Two years ago, community energy storage (CES) was heralded as the most promising distributed storage market. The market subsequently stalled when demonstrations failed to take off. Originally, most utilities in the United States pared back on ambitious pilots due to high transaction cost. Although the business-to-business model of community-level systems was appealing, North American utilities struggled to secure permission from homeowners to install systems and transaction costs skyrocketed. System development for distribution transformers in North America was also costly, and this, combined with the high cost of customer engagement, killed all large-scale projects.
Now this model could be staging a comeback. Toronto Hydro, along with eCAMION Inc., the University of Toronto, and Dow Kokam LLC, recently installed a CES system at the Roding Arena and Community Centre in Toronto, Canada. The pilot project will allow Toronto Hydro to monitor the technology and will help validate its benefits to Toronto’s electrical grid. This system uses 250 kWh/500 kW Dow Kokam lithium polymer nickel manganese cobalt cells, along with thermal management and controls from eCAMION. The University of Toronto is managing the control, protection, and power management.
Small Is Beautiful
Situating storage near the customer provides several benefits. First, it allows a utility to correct power quality where it matters most – near the customer. Community storage can also help utilities maintain service during grid outages, at least for a few hours. Finally, CES gives the utility information about what is happening at the edge of the grid, which is an important management tool.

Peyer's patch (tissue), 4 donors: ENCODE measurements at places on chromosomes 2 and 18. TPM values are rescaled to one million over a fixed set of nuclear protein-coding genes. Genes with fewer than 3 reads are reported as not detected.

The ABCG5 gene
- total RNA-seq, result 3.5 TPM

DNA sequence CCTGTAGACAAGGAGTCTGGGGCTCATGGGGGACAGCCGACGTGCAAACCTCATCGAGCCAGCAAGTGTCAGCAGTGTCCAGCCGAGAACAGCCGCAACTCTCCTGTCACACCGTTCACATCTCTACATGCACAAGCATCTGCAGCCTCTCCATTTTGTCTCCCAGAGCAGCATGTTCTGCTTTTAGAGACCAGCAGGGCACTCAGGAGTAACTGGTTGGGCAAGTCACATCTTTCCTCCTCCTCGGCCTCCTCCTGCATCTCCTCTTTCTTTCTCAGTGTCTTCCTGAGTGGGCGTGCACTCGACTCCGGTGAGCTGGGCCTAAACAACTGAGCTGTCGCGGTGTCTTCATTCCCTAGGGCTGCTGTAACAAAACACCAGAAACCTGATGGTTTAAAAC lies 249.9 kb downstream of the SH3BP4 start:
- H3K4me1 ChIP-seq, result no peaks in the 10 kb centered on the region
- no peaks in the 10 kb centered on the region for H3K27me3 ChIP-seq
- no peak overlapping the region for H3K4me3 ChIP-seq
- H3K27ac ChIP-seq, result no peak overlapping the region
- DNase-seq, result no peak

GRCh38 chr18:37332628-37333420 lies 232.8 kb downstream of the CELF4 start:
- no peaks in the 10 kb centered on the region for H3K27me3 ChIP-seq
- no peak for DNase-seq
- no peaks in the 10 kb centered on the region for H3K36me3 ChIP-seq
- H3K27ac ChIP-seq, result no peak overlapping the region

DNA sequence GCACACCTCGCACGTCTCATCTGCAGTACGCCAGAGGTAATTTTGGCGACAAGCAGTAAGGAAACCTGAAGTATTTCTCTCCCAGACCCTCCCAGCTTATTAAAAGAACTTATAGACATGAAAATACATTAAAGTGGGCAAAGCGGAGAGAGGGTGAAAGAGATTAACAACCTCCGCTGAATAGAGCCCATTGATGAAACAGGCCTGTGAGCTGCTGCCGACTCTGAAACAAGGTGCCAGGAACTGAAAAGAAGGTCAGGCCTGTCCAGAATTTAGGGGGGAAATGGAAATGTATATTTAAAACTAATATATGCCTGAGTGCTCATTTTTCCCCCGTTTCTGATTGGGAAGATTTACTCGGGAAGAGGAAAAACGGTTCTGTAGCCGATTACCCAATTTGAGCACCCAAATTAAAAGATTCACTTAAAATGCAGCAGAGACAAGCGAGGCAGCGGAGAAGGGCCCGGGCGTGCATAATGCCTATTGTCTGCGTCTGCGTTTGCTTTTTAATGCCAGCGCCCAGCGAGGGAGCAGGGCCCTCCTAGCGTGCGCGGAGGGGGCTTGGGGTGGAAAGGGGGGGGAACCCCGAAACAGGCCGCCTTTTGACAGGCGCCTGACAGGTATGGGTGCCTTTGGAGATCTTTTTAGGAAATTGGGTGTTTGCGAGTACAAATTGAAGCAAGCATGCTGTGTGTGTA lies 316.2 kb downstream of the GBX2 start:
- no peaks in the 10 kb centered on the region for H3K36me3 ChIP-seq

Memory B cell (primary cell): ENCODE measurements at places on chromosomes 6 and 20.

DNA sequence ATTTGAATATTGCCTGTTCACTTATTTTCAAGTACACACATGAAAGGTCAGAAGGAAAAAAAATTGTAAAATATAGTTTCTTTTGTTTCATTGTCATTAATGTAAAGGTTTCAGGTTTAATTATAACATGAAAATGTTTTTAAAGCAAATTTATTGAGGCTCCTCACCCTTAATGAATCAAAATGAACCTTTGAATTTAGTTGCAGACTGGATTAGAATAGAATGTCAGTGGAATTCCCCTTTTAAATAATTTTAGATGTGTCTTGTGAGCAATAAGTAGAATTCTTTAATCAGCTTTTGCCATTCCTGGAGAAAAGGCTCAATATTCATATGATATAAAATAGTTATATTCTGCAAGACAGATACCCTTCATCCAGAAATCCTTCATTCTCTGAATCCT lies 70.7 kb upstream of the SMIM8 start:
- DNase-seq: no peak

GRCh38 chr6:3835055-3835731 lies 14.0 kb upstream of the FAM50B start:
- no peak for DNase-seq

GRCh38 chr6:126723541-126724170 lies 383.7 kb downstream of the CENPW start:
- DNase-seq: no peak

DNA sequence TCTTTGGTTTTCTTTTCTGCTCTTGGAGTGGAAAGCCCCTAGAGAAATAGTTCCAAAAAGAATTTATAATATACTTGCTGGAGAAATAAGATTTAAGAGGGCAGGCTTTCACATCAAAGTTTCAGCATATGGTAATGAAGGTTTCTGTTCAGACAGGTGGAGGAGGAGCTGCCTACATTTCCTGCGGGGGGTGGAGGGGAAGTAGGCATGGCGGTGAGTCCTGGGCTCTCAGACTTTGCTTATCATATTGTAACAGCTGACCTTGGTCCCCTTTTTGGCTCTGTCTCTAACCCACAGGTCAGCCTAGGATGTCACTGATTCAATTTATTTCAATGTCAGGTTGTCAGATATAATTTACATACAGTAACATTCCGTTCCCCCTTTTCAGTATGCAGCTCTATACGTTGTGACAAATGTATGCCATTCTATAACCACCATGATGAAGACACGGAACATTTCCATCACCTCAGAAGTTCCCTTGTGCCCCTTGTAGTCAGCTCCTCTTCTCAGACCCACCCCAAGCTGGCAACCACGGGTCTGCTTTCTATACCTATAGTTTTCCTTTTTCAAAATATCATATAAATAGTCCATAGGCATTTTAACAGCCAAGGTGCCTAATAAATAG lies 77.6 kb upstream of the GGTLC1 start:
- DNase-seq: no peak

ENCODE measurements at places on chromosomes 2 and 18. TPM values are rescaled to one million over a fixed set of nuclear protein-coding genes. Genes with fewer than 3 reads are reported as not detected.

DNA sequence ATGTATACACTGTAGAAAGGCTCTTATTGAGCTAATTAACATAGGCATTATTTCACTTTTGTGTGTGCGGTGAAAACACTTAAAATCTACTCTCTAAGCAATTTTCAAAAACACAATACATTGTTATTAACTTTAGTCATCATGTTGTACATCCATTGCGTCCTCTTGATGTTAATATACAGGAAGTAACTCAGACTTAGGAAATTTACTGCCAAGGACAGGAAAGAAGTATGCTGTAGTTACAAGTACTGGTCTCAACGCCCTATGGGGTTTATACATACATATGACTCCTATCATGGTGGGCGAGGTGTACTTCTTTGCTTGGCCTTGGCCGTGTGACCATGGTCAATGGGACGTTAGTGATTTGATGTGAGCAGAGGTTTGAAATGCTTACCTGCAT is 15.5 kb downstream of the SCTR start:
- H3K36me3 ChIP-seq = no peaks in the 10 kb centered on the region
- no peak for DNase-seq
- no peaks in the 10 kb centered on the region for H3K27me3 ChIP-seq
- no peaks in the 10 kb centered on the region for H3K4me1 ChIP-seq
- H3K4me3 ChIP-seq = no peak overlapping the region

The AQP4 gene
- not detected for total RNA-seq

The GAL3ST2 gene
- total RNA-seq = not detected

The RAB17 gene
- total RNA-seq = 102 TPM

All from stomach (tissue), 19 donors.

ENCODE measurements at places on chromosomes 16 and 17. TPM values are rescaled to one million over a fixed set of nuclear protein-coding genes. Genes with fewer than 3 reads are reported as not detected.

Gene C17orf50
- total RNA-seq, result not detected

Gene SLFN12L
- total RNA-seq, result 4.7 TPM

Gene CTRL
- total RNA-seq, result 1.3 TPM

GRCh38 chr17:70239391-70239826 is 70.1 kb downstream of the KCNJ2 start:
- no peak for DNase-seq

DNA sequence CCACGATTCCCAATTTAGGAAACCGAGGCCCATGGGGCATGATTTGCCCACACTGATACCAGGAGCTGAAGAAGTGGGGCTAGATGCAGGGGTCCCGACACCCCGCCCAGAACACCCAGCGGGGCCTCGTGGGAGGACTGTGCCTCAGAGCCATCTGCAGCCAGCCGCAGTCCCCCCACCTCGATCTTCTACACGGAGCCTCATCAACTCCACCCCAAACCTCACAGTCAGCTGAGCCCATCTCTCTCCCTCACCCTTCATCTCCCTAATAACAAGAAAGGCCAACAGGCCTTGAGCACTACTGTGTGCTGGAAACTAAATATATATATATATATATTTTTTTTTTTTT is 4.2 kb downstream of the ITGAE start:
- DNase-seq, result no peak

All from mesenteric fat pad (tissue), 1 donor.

More interest is developing in Europe, where distribution system operators are experiencing difficulty with behind-the-meter solar PV and instability from intermittent renewables upstream. The United Kingdom is especially bullish, with several departments funding community storage.
Sharp Laboratories of Europe was awarded a grant of £396,541 ($661,858) from the United Kingdom’s Department of Energy & Climate Change to develop and scale up a new battery technology for residential energy storage and CES systems. Electrovaya began delivering systems to Scottish and Southern Energy Power Distribution (SSEPD) in the second quarter of 2014 as part of an order for 25 distributed and independent energy storage systems. The systems range in energy capacity from 12.5 kWh to over 80 kWh. SSEPD has a separate community storage demonstration with S&C Electric that consists of three 25 kWh lithium ion units on the low-voltage network.
Europe is emerging as a leader in community storage by launching small pilots to test and prove the concept, instead of ambitious 80-unit projects.